The Slatest

How It Felt for American Muslims to Wake Up to Trump Retweeting Anti-Islam Fascists

One of President Trump’s retweets this morning.

Screenshot via Twitter

American Muslims woke up early this morning to the sound of their cellphones buzzing. President Donald Trump had just retweeted three posts from Jayda Fransen, a leader of the far-right Britain First organization and a virulent anti-Muslim bigot. Each post featured a video that purports to show Muslims engaging in brutal violence. All are several years old; one, involving a Dutch boy beaten by a “migrant Muslim,” apparently had nothing to do with migrants or Muslims. But once again, the president’s reckless tweets singled out Muslims at a time when hate crimes have just surpassed 2001 levels.

Within a few hours of Trump’s retweets, I was already finding the videos in my Twitter mentions:

Fransen was herself convicted of a hate crime last year for hurling abuse at a woman wearing a hijab. At the time, Fransen called the verdict a “clear display of Islamic appeasement.” On Wednesday, she was euphoric after Trump took up her cause.

I’ve seen all of these videos before. They’re used as evidence of what Islam actually looks like, as if the religion’s true nature is obscured by the everyday Muslims people usually encounter. They largely circulate on the anti-Islam internet. But not today.

On most days, Britain First is a tiny, largely ignored, fringe group that shares videos of brown people celebrating after cricket matches with captions suggesting they are cheering on terrorism. In 2016, a British MP was murdered by someone who shouted “Britain First” before he shot and stabbed his victim. The group has organized marches through Muslim neighborhoods, shoving crosses in the faces of passers-by, and it publishes doctored videos with the sole purpose of brewing more hate and violence toward Muslims. It is widely reviled and rejected in the U.K. But today, its cause was vindicated by our president.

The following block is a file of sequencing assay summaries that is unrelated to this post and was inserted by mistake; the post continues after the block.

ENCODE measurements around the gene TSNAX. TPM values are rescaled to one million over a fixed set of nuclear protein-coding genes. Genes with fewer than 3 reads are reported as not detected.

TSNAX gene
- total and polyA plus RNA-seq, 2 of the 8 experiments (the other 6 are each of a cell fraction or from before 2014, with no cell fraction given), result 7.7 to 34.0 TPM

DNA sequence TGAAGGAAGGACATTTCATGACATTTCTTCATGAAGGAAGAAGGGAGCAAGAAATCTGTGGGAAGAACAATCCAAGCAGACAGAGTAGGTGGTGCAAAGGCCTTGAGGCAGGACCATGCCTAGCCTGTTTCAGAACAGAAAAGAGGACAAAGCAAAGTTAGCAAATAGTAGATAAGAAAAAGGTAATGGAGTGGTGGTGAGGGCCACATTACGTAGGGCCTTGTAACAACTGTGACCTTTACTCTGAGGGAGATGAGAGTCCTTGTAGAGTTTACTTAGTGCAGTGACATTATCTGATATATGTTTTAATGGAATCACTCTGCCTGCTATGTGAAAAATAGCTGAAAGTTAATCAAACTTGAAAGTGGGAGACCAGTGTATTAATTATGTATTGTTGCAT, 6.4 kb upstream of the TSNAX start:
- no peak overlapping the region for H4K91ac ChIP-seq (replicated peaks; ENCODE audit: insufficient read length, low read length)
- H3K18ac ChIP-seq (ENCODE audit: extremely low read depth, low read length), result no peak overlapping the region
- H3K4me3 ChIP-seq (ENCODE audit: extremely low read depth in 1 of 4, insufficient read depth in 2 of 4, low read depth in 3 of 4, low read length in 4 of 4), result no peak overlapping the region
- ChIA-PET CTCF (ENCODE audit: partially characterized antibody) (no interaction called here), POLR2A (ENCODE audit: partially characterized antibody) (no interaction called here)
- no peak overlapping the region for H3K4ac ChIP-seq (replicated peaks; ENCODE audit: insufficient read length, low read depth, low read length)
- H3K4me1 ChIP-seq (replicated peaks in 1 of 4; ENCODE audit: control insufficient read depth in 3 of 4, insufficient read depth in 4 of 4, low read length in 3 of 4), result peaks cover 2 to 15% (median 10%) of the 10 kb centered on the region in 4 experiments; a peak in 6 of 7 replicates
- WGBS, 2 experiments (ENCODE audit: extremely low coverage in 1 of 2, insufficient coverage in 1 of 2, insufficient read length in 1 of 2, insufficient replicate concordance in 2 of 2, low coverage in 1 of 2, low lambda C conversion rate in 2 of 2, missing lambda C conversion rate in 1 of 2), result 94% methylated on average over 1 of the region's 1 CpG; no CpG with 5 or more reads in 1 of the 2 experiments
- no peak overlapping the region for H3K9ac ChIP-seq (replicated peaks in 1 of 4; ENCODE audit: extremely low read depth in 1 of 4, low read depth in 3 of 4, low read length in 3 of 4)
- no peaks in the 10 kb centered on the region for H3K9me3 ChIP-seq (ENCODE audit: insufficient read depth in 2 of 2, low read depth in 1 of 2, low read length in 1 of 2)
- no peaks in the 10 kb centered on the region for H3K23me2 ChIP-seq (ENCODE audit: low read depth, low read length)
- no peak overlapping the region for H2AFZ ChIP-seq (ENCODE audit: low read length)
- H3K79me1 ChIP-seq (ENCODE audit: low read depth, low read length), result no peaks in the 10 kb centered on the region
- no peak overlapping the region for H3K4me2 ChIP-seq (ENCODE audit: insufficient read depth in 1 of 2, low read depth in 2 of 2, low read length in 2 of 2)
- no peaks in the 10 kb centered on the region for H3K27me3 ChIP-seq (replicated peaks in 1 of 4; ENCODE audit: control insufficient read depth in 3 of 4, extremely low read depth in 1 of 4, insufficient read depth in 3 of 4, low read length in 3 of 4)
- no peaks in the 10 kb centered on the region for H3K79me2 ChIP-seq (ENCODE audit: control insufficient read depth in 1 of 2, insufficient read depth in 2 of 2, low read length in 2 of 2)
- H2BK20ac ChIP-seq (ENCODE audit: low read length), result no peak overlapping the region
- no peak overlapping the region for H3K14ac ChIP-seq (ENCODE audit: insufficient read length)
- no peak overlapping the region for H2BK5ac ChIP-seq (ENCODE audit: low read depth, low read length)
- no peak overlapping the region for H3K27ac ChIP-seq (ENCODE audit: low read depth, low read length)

Britain First and right-wing activists like Jayda actively work against mainstream Muslims and in favor of fanatical Islamists. As part of my Slate video series, I learned firsthand how this can make young Muslims vulnerable to recruitment, according to a deradicalization expert who himself was seduced by the message of “Islamist resistance” by the Taliban. Britain First adherents stoke this false notion of an ideological and religious war between Islam and Christianity. It serves their agenda as much as it serves Islamic radicals’.

Trump’s tweets not only legitimize these groups but amplify their propaganda. They’ve been caught fabricating evidence of Muslim barbarism countless times, but Trump’s retweets will make that irrelevant to many of his 44 million followers, providing more evidence—and an official endorsement—to people whose biases toward their neighbors need justification. In a real way, it could make my family and my community less safe.

Trump is my president. He was elected into office amid fears that he would facilitate hate against Americans like me, but that never disqualified him. Now we’re seeing how far that can go. With his signal boost for fascists, Trump has once again showed he has zero hesitation about putting 3 million American Muslims in danger to satisfy his anti-immigrant agenda. Last year, shortly after his election, I wrote that as an American Muslim, I couldn’t afford to show I was afraid, even if I was. Today, I am just exhausted. I’m exhausted that my identity is again being used as a political bludgeon. I’m exhausted at a new wave of Twitter replies and ignorant, misplaced anger. And I’m exhausted at the thought that my president is likely just getting started.